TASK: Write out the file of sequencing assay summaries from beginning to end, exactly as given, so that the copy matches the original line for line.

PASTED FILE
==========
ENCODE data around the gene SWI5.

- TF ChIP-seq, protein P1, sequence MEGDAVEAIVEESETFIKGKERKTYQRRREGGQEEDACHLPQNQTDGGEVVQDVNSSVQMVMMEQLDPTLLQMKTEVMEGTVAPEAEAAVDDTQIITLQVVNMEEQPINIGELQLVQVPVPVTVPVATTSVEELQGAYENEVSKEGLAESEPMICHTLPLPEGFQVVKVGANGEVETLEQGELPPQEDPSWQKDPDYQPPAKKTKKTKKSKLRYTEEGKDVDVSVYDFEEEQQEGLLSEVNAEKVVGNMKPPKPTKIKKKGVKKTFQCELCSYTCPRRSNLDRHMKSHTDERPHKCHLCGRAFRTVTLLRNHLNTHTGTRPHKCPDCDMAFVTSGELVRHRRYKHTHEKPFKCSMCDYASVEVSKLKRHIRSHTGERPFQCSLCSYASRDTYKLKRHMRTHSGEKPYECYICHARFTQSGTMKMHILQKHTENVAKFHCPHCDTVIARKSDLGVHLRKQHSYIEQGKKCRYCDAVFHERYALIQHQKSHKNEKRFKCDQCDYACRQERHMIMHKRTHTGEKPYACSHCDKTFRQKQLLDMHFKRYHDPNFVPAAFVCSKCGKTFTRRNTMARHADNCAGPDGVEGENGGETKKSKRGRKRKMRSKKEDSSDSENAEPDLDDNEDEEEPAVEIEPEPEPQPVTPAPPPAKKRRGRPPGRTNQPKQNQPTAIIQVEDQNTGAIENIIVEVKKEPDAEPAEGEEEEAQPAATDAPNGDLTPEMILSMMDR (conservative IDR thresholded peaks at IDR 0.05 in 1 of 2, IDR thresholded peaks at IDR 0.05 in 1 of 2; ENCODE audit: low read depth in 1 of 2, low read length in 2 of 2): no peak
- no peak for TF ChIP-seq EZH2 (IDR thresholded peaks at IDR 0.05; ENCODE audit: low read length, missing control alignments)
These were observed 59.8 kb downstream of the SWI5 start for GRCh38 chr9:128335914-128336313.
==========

ENCODE data around the gene SWI5.

- TF ChIP-seq, protein P1, sequence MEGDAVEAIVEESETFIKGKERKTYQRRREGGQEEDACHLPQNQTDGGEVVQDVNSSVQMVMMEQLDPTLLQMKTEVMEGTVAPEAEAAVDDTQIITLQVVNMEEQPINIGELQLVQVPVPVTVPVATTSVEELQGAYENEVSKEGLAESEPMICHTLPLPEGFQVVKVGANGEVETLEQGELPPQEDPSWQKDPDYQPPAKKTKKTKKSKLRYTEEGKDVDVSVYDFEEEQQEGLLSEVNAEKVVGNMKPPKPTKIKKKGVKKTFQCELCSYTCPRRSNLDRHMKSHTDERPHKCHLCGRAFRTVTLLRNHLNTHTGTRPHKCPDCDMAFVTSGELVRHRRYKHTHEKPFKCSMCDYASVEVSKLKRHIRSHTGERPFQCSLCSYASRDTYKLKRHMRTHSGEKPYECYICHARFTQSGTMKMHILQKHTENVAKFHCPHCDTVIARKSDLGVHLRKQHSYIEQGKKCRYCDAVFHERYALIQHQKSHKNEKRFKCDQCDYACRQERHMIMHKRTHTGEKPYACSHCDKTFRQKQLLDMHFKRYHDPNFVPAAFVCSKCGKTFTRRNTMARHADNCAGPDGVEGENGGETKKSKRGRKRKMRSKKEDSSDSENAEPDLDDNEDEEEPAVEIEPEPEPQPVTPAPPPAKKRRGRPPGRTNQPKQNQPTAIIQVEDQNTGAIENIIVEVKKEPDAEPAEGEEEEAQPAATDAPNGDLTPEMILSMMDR (conservative IDR thresholded peaks at IDR 0.05 in 1 of 2, IDR thresholded peaks at IDR 0.05 in 1 of 2; ENCODE audit: low read depth in 1 of 2, low read length in 2 of 2): no peak
- no peak for TF ChIP-seq EZH2 (IDR thresholded peaks at IDR 0.05; ENCODE audit: low read length, missing control alignments)
These were observed 59.8 kb downstream of the SWI5 start for GRCh38 chr9:128335914-128336313.